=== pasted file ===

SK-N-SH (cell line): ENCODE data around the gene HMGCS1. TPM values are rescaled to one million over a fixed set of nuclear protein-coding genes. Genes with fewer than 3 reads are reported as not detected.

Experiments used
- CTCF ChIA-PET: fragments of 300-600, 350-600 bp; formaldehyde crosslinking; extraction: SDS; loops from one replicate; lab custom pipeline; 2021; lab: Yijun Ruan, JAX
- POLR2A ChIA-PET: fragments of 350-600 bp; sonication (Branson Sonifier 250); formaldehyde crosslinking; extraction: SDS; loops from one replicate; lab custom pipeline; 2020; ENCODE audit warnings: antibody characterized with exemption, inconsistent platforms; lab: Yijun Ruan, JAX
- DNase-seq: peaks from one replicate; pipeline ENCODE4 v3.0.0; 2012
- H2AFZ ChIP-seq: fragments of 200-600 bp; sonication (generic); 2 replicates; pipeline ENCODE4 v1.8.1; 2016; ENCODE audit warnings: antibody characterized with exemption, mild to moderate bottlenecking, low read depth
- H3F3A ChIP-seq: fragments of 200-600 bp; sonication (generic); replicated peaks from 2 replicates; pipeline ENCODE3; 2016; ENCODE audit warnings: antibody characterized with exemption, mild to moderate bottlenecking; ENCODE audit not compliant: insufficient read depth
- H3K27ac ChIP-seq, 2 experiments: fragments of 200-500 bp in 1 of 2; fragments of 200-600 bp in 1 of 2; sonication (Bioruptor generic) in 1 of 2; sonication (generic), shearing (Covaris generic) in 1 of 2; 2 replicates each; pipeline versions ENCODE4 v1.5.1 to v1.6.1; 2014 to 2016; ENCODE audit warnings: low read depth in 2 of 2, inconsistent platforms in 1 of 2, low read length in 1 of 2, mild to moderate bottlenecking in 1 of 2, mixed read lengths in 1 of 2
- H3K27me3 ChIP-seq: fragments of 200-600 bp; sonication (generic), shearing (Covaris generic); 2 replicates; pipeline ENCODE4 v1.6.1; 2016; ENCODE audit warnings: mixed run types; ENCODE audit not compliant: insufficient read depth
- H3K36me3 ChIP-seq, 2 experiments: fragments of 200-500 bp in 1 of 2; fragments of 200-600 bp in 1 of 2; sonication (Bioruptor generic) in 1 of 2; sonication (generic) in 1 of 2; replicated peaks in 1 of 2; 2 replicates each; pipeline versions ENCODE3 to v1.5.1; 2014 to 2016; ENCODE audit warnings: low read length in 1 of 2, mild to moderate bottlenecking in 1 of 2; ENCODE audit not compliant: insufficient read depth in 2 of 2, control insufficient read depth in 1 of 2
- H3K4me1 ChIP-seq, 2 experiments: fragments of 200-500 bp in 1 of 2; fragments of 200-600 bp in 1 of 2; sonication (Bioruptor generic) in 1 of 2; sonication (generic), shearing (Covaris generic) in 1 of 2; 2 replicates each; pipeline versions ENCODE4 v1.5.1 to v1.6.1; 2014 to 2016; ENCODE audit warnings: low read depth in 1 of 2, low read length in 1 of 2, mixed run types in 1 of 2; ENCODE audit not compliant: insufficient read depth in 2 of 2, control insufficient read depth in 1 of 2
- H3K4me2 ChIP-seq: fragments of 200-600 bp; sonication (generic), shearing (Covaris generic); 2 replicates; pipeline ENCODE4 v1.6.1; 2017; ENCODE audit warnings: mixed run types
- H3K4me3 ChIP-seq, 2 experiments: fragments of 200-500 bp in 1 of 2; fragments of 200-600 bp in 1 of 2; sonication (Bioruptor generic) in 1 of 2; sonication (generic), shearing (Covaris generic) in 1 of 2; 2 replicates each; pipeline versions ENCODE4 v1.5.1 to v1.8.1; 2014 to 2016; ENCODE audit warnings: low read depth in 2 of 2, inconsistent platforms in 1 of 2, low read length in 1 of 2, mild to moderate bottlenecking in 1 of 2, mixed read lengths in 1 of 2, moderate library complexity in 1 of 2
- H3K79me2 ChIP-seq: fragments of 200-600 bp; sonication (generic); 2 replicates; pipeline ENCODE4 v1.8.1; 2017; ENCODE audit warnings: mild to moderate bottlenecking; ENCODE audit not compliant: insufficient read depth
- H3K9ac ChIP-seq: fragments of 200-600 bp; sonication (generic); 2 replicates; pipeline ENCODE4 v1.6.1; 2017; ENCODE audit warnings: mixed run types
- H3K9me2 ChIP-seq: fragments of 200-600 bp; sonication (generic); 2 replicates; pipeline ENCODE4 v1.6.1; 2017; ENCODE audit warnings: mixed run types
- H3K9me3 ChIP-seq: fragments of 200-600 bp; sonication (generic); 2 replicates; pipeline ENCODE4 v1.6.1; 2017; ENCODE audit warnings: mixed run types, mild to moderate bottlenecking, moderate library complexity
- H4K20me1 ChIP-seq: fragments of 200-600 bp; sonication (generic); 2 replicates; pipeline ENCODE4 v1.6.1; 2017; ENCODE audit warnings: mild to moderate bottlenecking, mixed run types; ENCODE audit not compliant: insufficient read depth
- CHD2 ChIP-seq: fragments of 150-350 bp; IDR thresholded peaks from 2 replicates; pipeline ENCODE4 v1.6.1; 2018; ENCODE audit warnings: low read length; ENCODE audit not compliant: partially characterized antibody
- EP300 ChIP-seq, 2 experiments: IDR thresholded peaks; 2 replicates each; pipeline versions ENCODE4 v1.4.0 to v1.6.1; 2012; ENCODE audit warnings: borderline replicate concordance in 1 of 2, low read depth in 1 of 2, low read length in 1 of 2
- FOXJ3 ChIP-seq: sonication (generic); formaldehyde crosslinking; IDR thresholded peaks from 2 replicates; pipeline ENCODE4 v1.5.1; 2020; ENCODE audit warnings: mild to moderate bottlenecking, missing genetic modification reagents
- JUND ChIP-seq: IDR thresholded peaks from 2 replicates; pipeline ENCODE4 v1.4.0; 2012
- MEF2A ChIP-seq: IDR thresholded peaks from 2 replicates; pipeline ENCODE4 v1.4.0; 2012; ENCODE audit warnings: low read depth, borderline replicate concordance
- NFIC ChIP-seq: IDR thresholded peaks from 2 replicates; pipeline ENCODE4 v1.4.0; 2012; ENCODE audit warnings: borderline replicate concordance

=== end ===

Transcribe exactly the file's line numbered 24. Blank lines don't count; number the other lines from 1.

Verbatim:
- NFIC ChIP-seq: IDR thresholded peaks from 2 replicates; pipeline ENCODE4 v1.4.0; 2012; ENCODE audit warnings: borderline replicate concordance